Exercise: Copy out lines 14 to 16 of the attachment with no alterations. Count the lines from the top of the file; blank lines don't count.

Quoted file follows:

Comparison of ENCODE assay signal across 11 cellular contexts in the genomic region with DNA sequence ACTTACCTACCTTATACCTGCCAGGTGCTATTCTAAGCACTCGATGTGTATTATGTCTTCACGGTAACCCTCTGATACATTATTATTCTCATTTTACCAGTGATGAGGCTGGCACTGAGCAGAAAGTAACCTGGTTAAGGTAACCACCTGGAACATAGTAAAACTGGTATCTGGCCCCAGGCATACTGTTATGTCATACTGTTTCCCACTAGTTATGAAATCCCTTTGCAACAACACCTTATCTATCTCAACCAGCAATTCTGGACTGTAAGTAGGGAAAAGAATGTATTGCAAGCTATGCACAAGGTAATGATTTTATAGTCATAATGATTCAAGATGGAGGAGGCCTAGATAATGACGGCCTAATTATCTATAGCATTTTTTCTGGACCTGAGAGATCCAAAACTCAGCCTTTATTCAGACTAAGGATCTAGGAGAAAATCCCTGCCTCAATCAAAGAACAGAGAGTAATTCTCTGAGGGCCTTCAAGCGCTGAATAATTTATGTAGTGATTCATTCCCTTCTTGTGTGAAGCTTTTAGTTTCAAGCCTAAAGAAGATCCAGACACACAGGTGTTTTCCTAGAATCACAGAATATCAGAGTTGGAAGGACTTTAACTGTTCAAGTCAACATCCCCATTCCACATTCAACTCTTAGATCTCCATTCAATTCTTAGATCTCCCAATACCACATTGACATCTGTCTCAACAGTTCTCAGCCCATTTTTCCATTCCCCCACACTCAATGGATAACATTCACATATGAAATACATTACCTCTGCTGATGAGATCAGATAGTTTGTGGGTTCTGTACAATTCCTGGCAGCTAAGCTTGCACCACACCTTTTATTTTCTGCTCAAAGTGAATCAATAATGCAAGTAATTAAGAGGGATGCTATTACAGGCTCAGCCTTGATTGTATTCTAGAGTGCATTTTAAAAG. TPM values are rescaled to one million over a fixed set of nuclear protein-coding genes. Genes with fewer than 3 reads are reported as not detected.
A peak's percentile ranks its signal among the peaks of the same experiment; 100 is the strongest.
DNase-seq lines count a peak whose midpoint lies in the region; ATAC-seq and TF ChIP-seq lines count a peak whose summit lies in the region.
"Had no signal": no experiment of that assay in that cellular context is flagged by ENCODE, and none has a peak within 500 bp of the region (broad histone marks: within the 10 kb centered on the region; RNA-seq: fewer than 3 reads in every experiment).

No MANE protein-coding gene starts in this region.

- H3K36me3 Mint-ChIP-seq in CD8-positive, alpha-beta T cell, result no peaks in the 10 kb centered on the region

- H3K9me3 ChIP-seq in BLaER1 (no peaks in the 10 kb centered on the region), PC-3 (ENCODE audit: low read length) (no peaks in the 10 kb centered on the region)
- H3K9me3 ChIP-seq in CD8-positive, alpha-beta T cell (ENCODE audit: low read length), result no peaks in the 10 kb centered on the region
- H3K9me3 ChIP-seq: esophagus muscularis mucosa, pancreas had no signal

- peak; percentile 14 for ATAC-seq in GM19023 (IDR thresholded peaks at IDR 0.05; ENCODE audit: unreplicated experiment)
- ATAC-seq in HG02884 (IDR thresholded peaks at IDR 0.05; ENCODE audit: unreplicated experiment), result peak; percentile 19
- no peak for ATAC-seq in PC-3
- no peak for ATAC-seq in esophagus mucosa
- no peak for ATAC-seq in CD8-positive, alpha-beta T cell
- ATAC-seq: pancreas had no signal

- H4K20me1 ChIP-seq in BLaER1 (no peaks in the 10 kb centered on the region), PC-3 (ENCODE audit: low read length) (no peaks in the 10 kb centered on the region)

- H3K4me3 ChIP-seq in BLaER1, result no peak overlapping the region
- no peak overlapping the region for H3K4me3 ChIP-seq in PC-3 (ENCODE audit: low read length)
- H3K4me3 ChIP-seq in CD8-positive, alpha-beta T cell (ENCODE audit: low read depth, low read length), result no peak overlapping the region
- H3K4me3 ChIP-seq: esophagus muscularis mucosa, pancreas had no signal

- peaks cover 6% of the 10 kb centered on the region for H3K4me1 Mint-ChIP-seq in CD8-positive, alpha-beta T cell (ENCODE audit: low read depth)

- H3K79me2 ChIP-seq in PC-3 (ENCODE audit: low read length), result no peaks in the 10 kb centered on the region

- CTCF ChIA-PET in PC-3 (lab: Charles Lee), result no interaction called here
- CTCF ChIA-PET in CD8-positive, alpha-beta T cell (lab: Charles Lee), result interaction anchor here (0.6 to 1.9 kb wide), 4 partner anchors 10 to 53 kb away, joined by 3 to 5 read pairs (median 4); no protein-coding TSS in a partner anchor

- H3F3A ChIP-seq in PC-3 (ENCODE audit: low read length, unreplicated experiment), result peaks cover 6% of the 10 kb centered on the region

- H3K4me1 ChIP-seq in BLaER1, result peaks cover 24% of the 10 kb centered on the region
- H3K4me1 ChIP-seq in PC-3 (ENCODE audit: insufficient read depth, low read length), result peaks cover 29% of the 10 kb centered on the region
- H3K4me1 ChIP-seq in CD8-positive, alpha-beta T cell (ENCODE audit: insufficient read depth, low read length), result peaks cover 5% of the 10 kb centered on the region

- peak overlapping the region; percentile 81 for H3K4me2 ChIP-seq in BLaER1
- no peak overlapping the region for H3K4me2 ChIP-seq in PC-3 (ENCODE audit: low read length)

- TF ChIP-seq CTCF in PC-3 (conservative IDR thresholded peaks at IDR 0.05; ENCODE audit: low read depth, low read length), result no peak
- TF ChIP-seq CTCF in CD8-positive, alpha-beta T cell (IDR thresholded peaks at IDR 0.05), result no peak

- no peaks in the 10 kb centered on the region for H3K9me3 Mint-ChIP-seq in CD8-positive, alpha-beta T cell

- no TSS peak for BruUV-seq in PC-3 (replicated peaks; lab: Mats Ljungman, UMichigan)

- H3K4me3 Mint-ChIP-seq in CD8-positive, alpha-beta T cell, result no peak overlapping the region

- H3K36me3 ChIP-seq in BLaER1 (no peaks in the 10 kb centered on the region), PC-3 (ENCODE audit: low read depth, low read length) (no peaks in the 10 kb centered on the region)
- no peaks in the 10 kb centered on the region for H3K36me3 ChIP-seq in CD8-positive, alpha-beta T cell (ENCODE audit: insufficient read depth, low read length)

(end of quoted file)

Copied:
- no peak for ATAC-seq in CD8-positive, alpha-beta T cell
- ATAC-seq: pancreas had no signal

- H4K20me1 ChIP-seq in BLaER1 (no peaks in the 10 kb centered on the region), PC-3 (ENCODE audit: low read length) (no peaks in the 10 kb centered on the region)